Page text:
He started teaching English as a foreign language in Warsaw, Poland in 1991 and he took his Certificate in Teaching English at International House, Poznan in 1993 with an A grade. He taught at the British Council Studium, Warsaw University of Technology and at the British Council Teaching Centre for the rest of the nineties. During this time he also taught at the University of Edinburgh as a teacher trainer, trained school teachers in Latvia and began consultancy work with two visits to Uzbekistan for the British Council and World Bank. He gained his RSA Diploma in 1997 and followed that with the Advanced Diploma in Language Teaching Management in 1999. In 2001 he moved to Estonia to take up the post of Justice and Home Affairs consultant for the British Council Peacekeeping English Project (PEP).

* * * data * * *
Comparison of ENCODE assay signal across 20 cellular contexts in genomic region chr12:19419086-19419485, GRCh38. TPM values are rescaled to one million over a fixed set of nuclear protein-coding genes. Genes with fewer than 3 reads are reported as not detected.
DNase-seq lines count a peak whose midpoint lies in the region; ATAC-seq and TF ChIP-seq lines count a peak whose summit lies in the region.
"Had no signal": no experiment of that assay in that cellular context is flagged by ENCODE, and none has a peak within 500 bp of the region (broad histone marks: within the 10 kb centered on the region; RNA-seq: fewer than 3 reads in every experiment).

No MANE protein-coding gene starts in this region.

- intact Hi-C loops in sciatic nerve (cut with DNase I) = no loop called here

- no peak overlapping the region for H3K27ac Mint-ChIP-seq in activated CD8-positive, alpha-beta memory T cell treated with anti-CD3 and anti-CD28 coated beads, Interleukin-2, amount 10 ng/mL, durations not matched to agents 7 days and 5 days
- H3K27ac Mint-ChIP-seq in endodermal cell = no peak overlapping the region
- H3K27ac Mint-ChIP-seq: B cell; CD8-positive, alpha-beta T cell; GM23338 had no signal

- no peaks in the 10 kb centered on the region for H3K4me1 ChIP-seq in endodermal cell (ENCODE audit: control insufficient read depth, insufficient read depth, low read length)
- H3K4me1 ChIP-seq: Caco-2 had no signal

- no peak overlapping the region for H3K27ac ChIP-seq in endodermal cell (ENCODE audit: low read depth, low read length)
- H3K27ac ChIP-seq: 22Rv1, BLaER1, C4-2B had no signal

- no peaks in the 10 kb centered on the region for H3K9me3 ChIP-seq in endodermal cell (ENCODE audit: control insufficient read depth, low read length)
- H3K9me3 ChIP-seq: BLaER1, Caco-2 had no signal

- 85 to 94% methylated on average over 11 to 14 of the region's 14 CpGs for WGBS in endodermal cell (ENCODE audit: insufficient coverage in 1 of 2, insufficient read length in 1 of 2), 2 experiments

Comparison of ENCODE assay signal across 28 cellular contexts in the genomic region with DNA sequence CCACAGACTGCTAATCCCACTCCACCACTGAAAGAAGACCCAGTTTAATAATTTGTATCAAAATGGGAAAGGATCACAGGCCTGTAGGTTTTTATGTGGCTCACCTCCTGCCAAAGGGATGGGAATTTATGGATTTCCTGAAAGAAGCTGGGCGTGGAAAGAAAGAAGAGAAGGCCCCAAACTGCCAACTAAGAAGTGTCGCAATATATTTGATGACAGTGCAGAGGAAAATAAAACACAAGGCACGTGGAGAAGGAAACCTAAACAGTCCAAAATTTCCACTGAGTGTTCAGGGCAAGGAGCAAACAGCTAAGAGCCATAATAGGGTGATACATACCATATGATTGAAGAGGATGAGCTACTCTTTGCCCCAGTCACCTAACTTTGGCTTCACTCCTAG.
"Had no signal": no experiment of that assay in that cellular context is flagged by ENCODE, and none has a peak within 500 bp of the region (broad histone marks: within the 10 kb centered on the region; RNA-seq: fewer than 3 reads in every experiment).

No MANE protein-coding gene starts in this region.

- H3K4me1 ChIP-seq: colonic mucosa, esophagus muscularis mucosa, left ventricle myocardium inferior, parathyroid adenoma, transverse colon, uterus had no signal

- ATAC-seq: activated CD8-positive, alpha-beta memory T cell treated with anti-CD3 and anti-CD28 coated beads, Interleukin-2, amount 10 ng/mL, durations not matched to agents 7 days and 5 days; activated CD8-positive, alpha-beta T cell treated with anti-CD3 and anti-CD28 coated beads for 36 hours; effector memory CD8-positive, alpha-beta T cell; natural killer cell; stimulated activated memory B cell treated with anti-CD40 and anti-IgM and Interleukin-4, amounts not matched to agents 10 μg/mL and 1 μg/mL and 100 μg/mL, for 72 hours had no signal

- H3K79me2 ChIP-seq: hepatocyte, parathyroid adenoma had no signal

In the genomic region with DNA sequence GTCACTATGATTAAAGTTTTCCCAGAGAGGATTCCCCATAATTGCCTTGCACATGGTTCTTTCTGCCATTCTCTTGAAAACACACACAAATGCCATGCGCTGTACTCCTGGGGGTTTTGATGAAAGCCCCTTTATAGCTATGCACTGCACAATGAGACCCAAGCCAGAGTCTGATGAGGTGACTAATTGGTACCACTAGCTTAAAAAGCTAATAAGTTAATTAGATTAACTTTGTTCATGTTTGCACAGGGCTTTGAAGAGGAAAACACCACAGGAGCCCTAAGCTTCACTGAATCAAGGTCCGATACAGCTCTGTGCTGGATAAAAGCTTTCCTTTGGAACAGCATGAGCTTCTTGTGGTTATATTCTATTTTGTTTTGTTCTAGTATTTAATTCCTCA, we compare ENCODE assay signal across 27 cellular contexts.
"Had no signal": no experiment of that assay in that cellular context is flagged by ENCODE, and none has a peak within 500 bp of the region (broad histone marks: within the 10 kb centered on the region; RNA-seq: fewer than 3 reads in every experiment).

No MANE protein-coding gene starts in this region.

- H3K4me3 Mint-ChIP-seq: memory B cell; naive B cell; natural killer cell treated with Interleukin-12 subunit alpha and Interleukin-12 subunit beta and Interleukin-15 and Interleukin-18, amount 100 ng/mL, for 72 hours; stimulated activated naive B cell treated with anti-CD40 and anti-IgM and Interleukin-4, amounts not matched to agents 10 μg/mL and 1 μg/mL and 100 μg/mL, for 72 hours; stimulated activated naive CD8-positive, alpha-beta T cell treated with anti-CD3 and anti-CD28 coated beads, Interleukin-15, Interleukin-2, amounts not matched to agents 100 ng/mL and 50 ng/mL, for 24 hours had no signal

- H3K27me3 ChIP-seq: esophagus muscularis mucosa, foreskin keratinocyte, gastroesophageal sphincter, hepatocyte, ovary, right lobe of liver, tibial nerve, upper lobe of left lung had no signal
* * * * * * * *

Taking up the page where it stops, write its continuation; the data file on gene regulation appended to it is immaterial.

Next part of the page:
In the five years he managed this project he worked with and trained police and border guard teachers from Estonia, Latvia, Lithuania and Poland as well as elsewhere in the PEP network. He advised the Ministry of Interior on language policy and enabled the transformation of language teaching operations at the Ministry's educational institutions. During this period he completed his MEd in E-learning.
More consultancy work followed in Libya, Croatia and Slovenia, and also work training Iraqi police teachers for McIlwraith Education. He has carried out scoping studies and trained teachers in all aspects of language teaching and run specialist courses on materials development, both face-to-face and online.
He was the Director of Studies at International House Riga for five years to 2013, managing and training a large teaching staff, before leaving to concentrate on his PhD in Applied Linguistics.
He is an examiner and examiner trainer, and regularly presents at conferences in the Baltic regions and invariably provides the closing plenary at the Latvian Association of Teachers of English annual conference. He has also trained teachers for Macmillan and Cambridge University Press.